Oliver Stone has become uncommonly interesting again. And that's because, as he sits here talking about his new film, "U-Turn," it is entirely possible that he has, for quite a while, given up being a major filmmaker. It's even possible that the man talking to us could tolerate being a very entertaining minor one.
This slightly new Oliver Stone says things like "I might be wrong" occasionally and may even mean them. He also makes darkly funny movies.
"I've become more humorous as I've become older," he admits, "but I've always had a sense of humor. It's a black sense of humor, though. . . . Maybe now that I'm getting older I know better how to have it come out."
He is not only the only major filmmaker of his generation to wrestle obsessively with recent American history, he's the only one whose films -- mostly notably "Platoon," "Wall Street" and
"JFK" -- have made American history. "U-Turn," though, is a ribald black comedy about what happens when a desperate motorist (Sean Penn) is stranded in the overwrought town of Superior, Ariz.
"I can't really say this is a radical change," he insists. Nor did he do it because he "felt stale."
"When you get known in your field, you always get defined. That's what always happens. I'm defined as a conspiracy theorist and a Vietnam veteran and the guy who made 'Natural Born Killers.' . . . Every film I make, though, I'm trying to break new ground for myself."
The editorial page brickbats aimed at "JFK" and "Nixon" were some of the stoniest ever tossed at a major filmmaker.
"I'm not a politician," he says. "I consider myself a dramatist. Every dramatist likes to sell tickets and be loved. Shakespeare did, too. Who wants a fight? But if it comes I'm not going to run away from it. I will defend the film I made. I've been accused of lying and fraud and brainwashing the young. These are very disturbing charges. I'm not going to just stand by and let them make them."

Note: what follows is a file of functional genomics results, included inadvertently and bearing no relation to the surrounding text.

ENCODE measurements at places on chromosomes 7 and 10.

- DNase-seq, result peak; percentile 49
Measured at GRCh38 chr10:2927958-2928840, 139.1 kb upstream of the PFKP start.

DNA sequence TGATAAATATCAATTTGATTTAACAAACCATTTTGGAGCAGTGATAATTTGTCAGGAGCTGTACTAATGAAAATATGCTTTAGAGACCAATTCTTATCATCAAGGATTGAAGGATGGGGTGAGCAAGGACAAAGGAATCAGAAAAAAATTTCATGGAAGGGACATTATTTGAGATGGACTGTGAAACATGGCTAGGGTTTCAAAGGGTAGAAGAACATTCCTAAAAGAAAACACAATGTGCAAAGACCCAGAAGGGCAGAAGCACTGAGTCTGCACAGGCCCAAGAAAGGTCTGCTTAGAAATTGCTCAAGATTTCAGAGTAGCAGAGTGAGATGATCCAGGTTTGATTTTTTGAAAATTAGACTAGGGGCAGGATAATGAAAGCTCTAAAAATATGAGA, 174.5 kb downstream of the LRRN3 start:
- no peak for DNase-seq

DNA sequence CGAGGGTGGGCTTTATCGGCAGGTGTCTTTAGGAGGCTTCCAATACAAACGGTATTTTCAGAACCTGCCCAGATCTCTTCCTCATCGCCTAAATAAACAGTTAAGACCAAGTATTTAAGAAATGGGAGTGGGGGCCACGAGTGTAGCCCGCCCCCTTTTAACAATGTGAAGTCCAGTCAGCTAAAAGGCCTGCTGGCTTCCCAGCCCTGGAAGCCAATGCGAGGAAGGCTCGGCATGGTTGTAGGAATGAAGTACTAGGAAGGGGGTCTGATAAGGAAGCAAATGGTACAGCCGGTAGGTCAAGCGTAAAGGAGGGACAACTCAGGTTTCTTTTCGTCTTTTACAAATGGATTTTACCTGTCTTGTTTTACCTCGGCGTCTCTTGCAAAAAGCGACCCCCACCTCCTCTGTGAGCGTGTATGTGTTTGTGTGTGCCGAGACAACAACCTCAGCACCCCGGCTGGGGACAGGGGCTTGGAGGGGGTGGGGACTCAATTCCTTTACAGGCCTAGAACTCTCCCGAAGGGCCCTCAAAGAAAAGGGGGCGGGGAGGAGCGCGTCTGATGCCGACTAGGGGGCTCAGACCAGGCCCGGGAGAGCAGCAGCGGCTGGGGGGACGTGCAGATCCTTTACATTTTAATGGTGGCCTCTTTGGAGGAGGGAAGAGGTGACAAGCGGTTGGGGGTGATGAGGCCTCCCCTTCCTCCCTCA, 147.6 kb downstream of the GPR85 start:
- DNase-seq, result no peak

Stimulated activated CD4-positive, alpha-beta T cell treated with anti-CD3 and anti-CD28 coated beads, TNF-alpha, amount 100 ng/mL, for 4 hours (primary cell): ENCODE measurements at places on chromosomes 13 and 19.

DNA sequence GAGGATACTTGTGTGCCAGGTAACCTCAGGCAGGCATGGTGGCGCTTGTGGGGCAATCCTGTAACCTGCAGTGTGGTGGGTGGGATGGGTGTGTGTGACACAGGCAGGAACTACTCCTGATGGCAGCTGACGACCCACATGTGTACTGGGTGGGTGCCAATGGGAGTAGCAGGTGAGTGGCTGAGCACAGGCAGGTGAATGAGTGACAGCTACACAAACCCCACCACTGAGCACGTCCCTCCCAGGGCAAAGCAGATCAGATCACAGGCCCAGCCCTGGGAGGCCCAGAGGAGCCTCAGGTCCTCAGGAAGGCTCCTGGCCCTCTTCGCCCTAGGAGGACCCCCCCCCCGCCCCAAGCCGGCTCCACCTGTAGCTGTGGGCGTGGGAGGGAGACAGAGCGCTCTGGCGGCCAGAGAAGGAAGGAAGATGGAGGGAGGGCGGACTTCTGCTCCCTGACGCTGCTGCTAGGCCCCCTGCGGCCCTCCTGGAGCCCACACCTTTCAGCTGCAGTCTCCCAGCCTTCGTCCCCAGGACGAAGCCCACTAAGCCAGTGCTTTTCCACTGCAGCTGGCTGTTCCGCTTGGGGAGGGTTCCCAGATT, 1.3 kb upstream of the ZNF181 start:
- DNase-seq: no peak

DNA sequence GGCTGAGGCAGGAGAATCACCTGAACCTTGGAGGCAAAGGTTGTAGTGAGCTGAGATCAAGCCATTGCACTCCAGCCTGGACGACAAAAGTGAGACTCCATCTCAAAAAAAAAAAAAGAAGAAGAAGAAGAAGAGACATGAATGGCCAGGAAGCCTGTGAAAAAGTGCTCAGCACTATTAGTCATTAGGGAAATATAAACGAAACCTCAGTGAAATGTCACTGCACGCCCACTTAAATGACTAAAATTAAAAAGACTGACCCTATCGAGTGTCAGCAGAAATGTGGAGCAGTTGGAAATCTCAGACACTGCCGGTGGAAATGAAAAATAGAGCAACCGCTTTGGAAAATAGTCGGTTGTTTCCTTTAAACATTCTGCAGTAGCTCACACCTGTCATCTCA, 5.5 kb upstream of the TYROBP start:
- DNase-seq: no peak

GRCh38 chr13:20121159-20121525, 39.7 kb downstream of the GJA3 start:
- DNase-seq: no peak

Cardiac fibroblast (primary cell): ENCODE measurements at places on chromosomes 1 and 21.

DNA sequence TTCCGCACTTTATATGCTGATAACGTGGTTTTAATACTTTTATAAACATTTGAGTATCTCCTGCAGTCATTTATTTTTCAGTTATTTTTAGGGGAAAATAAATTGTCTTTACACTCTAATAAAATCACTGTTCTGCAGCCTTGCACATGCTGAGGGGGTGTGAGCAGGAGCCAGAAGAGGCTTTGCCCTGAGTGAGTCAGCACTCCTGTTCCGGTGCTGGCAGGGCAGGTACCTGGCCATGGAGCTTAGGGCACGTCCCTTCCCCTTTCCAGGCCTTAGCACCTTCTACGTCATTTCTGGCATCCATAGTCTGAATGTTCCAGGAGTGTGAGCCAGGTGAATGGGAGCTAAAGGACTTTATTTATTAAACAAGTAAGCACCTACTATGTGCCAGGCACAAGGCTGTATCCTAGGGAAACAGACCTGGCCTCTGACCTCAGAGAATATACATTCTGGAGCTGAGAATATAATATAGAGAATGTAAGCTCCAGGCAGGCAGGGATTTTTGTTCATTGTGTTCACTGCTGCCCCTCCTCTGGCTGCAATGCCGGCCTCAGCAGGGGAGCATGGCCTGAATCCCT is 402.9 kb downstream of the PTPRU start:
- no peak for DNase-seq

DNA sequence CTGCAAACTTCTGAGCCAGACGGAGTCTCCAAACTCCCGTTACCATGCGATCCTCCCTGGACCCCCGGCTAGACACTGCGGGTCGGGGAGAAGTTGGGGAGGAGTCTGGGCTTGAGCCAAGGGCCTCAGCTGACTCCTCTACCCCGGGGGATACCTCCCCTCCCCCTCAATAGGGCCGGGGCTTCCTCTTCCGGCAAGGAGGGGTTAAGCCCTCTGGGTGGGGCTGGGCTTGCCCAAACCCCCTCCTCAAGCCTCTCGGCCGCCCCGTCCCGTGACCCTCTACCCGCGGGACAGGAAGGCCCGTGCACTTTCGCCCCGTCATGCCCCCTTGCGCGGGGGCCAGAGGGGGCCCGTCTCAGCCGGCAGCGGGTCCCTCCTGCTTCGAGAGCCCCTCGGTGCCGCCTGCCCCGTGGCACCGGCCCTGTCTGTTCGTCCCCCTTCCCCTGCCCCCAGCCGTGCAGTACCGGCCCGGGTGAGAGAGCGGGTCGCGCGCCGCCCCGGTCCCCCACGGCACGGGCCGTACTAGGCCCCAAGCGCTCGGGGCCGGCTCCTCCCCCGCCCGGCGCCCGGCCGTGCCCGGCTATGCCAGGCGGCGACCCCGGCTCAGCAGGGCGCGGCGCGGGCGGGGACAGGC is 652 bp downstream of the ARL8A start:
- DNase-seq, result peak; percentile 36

That, he says, is why he has done so much public brawling over his movies.
"Nixon" was something of a Waterloo for him, by many other lights. At least "JFK" was a financial success. "Nixon" was a roundhouse financial flop.
"You know, it was a tough film," Stone says. "It was three hours long. It was about white men in suits. . . . There was no sex in the movie. Richard Nixon is not an attractive man like John Kennedy. He had no charisma. . . . He was the antipode to Kennedy. These are the two founding fathers of my generation. I'm happy that at the end of the day, I've made two uncompromised films about these two leaders. Very few filmmakers have made even one uncompromising film of a political nature. It doesn't happen very often. You can't get those films made.
"Just because the film is called 'U-Turn' doesn't mean that I've made a U-turn. You've got to follow your instinct, though, your inner voice."
His inner voice still knows how to offend, apparently, without even giving it a second thought. But it also seems to be giving us a man who doesn't want to pound us into the ground at every opportunity with the failures of American history and our moral failures as a people.
If journeys of a thousand miles begin with a single step, Oliver Stone may well be making one.